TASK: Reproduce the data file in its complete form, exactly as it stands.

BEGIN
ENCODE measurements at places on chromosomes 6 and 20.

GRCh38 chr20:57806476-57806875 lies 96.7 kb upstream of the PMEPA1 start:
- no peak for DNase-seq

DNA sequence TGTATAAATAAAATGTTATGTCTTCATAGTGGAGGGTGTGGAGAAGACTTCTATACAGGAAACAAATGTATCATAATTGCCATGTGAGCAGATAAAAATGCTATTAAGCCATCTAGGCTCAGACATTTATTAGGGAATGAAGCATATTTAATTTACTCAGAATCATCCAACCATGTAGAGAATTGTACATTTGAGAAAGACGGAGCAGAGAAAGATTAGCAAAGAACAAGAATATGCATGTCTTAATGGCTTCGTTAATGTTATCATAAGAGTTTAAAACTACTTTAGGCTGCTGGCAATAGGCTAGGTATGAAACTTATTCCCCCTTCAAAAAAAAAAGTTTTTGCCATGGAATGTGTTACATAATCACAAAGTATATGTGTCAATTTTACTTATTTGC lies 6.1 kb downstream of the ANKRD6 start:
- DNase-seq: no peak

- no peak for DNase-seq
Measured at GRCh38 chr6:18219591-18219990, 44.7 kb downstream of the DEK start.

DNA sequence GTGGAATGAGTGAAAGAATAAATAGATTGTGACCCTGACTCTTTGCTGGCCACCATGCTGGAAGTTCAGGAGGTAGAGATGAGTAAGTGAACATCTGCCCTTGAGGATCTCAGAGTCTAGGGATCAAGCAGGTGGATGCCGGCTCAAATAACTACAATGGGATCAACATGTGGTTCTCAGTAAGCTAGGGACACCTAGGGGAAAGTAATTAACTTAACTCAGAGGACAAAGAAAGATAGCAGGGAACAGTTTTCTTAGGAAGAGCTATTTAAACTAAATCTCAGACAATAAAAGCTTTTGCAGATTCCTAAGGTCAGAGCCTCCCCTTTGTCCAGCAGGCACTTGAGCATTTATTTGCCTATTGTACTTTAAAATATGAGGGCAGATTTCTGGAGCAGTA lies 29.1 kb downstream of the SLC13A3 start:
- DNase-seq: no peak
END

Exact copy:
ENCODE measurements at places on chromosomes 6 and 20.

GRCh38 chr20:57806476-57806875 lies 96.7 kb upstream of the PMEPA1 start:
- no peak for DNase-seq

DNA sequence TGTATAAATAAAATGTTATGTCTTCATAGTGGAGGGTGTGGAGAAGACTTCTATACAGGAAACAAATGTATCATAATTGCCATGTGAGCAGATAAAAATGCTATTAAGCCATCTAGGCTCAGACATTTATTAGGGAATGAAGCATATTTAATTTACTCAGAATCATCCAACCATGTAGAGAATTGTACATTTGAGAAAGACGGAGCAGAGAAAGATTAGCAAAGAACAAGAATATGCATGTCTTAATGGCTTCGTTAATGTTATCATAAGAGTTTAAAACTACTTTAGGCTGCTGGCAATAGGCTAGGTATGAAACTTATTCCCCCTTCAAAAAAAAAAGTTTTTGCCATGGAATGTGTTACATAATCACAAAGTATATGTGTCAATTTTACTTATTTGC lies 6.1 kb downstream of the ANKRD6 start:
- DNase-seq: no peak

- no peak for DNase-seq
Measured at GRCh38 chr6:18219591-18219990, 44.7 kb downstream of the DEK start.

DNA sequence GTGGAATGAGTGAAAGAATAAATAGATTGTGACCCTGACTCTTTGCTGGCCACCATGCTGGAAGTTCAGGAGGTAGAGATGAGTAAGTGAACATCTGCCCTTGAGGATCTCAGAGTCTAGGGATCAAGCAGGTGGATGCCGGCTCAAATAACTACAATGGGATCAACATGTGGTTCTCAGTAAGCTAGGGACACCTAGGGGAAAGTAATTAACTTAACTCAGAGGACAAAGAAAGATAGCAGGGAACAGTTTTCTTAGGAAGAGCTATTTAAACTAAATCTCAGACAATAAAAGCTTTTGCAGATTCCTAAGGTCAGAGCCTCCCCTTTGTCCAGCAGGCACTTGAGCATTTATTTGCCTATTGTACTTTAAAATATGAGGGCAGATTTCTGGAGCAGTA lies 29.1 kb downstream of the SLC13A3 start:
- DNase-seq: no peak